Arthritis and Your Weight: 4 Points to Keep in Mind

Apr 30, 2021

Obesity affects 36 percent of the U.S. population, or one out of every three adults. The wide range of diseases and disorders commonly associated with excess weight includes various types of arthritis, including osteoarthritis (OA), rheumatoid arthritis (RA), and the agonizing toe pain known as gout.

If you struggle with chronic joint pain and stiffness, your symptoms may improve once you shed those unwanted pounds (assuming that you follow your primary care doctor’s advice for safe weight loss strategies). Consider the following four important points about the relationships between your weight and your arthritis issues.


1. Less Weight Means Less Joint Stress

Millions of people suffer from a degenerative joint problem called osteoarthritis. In this condition, the cartilage that normally allows bone ends to slip against each other easily and comfortably wears out and breaks up, creating painful friction in the joint. The more stress the affected joints sustain, the more damage they may experience.

Excess weight only makes OA worse, especially in the weight-bearing joints of the spine, hips, knees, and ankles. Obese individuals have four to five times the risk of developing knee osteoarthritis as the general population. If you carry too much weight, losing just 10 percent of your body weight could cut your joint pain in half.


2. Weight Loss Can Reduce Inflammation and Swelling

Extra fat can mean extra inflammation and swelling. Fat cells produce inflammatory substances that can leave you with a low-grade, whole-body inflammation problem. This widespread inflammation can aggravate rheumatoid arthritis as well as other autoimmune conditions such as psoriatic arthritis and lupus.

When you get rid of excess weight, you may also minimize the inflammation and swelling that impair your mobility and comfort. A sensible weight loss plan that helps you shed fat also helps you reduce systemic inflammation in all parts of your body, including arthritic joints.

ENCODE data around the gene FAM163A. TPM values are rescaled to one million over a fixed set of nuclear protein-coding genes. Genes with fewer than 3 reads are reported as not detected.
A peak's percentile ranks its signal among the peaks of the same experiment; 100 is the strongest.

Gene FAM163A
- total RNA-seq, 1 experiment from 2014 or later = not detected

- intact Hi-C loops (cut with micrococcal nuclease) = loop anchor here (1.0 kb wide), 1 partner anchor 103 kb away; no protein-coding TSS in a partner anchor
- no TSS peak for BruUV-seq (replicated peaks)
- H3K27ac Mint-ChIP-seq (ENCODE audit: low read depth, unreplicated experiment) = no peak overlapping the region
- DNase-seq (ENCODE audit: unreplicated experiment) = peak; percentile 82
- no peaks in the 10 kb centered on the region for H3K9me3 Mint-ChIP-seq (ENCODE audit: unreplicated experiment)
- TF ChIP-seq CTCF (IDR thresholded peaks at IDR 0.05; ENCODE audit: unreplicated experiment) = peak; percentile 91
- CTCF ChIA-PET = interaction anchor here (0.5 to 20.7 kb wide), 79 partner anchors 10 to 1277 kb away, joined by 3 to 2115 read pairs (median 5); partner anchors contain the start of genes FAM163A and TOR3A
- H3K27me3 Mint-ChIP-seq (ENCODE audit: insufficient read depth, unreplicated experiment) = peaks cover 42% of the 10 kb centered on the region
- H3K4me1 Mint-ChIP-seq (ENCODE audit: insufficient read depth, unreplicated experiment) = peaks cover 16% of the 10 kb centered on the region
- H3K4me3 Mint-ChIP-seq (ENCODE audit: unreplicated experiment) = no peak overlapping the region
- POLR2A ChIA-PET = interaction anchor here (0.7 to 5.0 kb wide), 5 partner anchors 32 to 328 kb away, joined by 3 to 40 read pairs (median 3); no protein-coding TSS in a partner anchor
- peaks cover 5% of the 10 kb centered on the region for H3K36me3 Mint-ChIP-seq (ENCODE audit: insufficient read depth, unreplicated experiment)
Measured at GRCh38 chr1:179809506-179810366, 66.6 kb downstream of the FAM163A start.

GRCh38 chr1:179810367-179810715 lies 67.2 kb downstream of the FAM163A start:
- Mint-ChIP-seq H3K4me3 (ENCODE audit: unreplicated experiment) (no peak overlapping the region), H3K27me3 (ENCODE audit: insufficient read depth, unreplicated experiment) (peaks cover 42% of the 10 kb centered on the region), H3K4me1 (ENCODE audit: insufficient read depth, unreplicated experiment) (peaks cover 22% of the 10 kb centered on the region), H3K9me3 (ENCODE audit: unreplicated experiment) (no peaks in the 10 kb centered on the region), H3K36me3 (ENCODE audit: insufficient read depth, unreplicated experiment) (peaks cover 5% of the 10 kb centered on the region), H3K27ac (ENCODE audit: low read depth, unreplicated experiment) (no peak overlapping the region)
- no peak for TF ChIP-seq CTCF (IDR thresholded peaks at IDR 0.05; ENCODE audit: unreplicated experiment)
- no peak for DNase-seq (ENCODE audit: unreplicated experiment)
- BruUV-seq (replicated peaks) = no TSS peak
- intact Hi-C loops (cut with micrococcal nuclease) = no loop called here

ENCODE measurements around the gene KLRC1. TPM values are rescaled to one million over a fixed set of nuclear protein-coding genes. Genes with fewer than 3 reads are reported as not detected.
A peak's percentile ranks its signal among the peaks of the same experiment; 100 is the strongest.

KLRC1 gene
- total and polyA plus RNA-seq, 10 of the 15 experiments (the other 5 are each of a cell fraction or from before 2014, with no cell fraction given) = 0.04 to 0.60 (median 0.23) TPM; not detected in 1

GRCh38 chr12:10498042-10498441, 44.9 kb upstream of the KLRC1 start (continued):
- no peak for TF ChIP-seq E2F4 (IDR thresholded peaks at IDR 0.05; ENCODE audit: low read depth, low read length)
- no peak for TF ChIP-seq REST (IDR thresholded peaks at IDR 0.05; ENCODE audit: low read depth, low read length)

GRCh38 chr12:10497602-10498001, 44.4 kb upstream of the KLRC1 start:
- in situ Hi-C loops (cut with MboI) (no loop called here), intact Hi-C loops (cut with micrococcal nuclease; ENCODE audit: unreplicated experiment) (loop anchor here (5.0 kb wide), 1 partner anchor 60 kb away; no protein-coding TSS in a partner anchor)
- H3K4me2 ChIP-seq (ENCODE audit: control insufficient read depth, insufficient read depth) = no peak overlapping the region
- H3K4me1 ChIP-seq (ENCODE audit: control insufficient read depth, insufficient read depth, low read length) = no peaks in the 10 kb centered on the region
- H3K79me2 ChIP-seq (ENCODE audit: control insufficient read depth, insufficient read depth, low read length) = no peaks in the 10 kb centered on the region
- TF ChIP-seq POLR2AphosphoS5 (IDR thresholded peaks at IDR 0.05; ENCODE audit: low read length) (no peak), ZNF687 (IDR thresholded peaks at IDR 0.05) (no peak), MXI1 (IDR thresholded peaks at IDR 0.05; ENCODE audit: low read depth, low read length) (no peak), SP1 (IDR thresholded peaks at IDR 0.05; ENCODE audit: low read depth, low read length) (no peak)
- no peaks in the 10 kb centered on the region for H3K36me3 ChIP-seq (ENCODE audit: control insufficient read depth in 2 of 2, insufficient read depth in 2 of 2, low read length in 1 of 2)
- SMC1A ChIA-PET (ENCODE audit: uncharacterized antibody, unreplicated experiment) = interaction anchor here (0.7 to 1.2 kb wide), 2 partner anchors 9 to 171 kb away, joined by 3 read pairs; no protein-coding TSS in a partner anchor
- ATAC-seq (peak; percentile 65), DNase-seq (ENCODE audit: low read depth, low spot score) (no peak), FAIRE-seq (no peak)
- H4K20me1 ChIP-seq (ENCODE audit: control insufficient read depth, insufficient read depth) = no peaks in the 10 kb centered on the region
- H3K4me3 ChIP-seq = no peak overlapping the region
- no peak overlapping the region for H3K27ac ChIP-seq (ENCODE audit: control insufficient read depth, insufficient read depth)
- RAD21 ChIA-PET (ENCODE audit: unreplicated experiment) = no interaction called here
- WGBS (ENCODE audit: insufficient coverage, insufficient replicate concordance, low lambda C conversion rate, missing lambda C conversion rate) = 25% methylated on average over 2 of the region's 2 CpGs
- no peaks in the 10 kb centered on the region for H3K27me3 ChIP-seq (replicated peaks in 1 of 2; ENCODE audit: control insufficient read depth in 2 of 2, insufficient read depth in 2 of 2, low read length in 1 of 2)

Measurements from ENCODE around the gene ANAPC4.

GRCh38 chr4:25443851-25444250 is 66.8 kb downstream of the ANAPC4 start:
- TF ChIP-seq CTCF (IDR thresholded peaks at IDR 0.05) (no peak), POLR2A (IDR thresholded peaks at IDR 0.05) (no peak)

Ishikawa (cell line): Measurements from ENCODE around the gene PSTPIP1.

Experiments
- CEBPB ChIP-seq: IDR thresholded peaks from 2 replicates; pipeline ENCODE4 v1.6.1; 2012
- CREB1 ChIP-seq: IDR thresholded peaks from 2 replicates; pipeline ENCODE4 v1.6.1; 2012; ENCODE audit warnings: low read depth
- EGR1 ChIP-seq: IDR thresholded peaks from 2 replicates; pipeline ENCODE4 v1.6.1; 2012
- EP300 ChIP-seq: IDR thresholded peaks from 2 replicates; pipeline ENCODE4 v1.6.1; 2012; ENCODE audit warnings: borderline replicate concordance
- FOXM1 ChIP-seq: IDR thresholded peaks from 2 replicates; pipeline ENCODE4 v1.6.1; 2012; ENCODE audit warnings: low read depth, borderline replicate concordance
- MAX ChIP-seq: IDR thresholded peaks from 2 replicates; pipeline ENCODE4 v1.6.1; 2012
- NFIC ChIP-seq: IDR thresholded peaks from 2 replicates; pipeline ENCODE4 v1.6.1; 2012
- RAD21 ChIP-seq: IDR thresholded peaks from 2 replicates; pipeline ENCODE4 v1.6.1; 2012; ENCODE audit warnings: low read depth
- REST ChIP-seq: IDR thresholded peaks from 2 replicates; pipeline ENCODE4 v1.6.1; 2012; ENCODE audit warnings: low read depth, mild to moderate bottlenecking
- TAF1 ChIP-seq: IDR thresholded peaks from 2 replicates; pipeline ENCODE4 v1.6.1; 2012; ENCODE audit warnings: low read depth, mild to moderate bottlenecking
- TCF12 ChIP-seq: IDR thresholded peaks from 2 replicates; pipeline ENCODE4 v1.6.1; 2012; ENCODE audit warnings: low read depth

3. A Healthy Weight Can Reduce Risks for Co-Occurring Diseases

One health problem can promote other, related health problems, producing a set of issues collectively known as a syndrome. Obesity, type 2 diabetes, cardiovascular diseases, and osteoarthritis all seem to factor into a problem called metabolic syndrome. All of these conditions enhance each other’s inflammatory effects.

When you take charge of your weight by adopting a medically supervised diet and exercise plan, you can bring these various conditions under better control. An anti-inflammatory diet that emphasizes fruits, vegetables, and fiber over trans fats, sugars, and highly processed foods can help to eliminate both excess weight and inflammation.


4. Insufficient Weight May Make Arthritis Worse

While losing unhealthy extra pounds can ease many people’s arthritis symptoms, too little weight can prove problematic in its own way. Research indicates that underweight individuals with rheumatoid arthritis may experience worse joint damage than obese RA patients, possibly due to its effects on an inflammatory protein called adiponectin.

Rheumatoid arthritis and its treatment can contribute to excessive, undesirable weight loss. For instance, the drug leflunomide can cause digestive upsets that promote diarrhea and weight loss. The arthritis itself may discourage you from exercising, which in turn may cause you to lose muscle mass.

If your symptoms have grown worse even as your weight has dropped, your rheumatologist can help. Possible solutions may include a switch to a different RA medication and dietary modifications. Regular exercise can help you preserve your muscle mass while also reducing joint inflammation, pain, and stiffness.

Sarasota Arthritis Center can advise you on safe, sensible, effective strategies for managing your arthritis symptoms, from weight loss (if necessary) to medication, exercise, and other treatment options. Contact us today to schedule a consultation so we can help you enjoy a healthier, more comfortable life.

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